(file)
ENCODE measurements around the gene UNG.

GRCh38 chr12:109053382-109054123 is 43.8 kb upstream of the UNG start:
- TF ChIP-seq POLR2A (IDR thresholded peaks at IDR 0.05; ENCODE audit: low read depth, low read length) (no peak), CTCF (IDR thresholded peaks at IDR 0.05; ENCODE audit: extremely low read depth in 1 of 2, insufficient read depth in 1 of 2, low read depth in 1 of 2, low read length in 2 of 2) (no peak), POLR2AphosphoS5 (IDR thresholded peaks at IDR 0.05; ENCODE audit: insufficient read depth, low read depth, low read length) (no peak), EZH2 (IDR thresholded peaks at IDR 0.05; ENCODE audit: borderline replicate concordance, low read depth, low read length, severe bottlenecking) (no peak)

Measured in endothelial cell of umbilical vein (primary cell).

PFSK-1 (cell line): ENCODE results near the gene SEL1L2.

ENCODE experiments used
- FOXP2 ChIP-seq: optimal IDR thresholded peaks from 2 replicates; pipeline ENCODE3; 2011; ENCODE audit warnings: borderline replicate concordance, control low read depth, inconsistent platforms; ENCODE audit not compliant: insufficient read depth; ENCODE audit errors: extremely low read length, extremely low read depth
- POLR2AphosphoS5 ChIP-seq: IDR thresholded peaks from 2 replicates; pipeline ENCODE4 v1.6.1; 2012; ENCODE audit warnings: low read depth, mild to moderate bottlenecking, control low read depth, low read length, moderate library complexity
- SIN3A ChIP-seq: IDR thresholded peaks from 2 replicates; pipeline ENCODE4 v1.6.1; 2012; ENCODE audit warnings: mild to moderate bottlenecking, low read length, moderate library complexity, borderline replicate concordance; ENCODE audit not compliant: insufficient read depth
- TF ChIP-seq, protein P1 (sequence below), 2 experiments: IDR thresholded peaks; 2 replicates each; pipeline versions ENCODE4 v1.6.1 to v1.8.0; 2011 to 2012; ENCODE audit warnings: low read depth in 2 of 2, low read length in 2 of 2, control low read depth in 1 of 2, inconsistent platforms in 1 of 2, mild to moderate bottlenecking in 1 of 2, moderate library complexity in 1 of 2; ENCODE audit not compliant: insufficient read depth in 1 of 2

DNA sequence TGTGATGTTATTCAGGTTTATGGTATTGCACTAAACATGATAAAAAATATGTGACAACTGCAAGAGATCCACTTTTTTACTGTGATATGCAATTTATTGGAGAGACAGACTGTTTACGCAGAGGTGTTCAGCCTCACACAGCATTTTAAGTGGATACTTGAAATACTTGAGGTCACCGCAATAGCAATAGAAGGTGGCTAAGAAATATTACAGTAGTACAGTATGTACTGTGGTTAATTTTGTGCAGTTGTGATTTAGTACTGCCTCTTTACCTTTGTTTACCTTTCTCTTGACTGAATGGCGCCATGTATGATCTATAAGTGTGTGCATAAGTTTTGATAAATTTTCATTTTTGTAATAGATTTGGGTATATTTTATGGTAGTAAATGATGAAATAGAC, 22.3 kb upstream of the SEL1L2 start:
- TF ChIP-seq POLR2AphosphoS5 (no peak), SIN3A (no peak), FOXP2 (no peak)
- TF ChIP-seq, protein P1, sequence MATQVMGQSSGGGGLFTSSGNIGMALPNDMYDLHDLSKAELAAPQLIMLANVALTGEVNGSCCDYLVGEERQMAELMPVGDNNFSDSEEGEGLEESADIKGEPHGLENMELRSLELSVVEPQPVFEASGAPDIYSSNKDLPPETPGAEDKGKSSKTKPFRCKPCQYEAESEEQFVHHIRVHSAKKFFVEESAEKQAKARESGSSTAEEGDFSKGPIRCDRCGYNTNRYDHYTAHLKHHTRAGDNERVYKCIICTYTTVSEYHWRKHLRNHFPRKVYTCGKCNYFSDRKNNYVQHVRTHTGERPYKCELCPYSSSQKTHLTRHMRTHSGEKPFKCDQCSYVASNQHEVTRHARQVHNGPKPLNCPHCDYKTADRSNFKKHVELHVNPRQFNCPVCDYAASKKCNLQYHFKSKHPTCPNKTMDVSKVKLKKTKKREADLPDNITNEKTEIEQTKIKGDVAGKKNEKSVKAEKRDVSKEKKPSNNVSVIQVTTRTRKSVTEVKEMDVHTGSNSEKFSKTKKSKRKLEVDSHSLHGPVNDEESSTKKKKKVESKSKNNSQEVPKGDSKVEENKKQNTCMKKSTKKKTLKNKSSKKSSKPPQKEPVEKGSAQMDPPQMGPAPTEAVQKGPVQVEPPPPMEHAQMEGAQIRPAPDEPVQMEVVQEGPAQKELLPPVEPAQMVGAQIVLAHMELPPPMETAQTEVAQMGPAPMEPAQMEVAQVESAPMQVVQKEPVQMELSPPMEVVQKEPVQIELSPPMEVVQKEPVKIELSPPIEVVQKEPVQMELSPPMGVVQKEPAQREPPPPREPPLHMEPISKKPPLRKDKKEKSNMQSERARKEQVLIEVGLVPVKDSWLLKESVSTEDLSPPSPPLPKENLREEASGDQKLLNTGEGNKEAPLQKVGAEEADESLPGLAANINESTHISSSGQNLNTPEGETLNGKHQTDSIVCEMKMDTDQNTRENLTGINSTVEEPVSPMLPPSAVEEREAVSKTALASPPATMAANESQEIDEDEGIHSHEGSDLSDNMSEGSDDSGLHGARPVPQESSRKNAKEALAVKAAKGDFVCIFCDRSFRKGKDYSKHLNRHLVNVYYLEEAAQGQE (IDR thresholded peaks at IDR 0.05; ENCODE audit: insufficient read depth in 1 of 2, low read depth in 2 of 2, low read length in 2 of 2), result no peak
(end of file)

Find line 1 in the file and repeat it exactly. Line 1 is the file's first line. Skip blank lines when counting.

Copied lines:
ENCODE measurements around the gene UNG.